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Athens car bombers target bank ahead of Merkel visit

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Police bomb disposal experts search next to the remains of a car after a car bomb exploded in central Athens. The bomb exploded outside a Bank of Greece building in central Athens before dawn, causing some damage but no injuries. Photo: AP

Police bomb disposal experts search next to the remains of a car after a car bomb exploded in central Athens. The bomb exploded outside a Bank of Greece building in central Athens before dawn, causing some damage but no injuries. Photo: AP

Forensic experts search for evidence where a car bomb went off outside a bank in Athens yesterday

Forensic experts search for evidence where a car bomb went off outside a bank in Athens yesterday

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Police bomb disposal experts search next to the remains of a car after a car bomb exploded in central Athens. The bomb exploded outside a Bank of Greece building in central Athens before dawn, causing some damage but no injuries. Photo: AP

A car bomb exploded outside a central bank building in Athens early yesterday morning, smashing windows but causing no injuries, just hours before Greece was due to make its first foray into the international bond markets in four years.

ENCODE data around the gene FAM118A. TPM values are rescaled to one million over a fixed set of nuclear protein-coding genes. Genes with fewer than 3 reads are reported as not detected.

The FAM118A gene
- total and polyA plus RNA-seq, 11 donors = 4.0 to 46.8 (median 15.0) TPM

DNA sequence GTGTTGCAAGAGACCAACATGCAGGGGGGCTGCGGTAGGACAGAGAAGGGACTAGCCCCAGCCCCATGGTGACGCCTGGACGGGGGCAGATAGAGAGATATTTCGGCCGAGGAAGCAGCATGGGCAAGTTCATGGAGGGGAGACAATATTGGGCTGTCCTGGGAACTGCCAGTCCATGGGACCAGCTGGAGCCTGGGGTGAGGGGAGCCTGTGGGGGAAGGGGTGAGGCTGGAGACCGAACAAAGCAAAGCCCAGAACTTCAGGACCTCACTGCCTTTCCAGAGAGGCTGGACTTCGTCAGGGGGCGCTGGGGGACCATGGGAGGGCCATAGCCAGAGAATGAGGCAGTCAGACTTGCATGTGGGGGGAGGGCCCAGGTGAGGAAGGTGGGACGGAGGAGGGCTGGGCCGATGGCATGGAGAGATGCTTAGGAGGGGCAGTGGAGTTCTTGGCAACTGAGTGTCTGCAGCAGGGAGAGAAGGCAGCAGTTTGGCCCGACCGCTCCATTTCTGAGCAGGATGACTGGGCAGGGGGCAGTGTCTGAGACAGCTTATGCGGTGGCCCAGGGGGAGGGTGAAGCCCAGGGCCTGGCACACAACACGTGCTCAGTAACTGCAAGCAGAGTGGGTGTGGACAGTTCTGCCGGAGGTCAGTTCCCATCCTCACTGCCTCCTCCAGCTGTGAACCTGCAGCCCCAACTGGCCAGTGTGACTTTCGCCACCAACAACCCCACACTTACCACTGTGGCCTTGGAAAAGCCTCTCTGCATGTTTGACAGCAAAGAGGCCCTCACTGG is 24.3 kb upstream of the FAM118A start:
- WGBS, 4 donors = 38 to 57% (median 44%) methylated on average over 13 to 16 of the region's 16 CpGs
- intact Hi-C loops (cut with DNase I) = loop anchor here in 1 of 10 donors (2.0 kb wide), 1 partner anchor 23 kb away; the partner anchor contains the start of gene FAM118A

The dawn blast, which police believe was carried out by leftist or anarchist guerrilla groups, also came a day before a planned visit to Athens by German Chancellor Angela Merkel.

An anonymous caller warned a newspaper about 45 minutes before the explosion just before 6am, saying it contained about 70kg of explosives, a police official said on condition of anonymity. A news website also received a warning call.

Witnesses saw debris strewn across the street in one of the busiest parts of central Athens that is lined with banks, shops and a mall. A second police official, who also declined to be named, said the force had yet to determine the amount and type of explosives used in the attack.

"It is clear that the attackers are trying to set the agenda," government spokesman Simos Kedikoglou told Skai TV. "We will not allow the terrorists to succeed."

Makeshift bomb and arson attacks have escalated since Greece adopted unpopular austerity measures in exchange for multi-billion euro bailouts by the EU and International Monetary Fund from 2010.

Athens tapped bond markets later yesterday with a heavily subscribed €3bn five-year deal offering a yield of just 4.95pc. The new transaction, which marks Greece's first international bond issue in four years, attracted more than €20bn of interest from over 550 investors.

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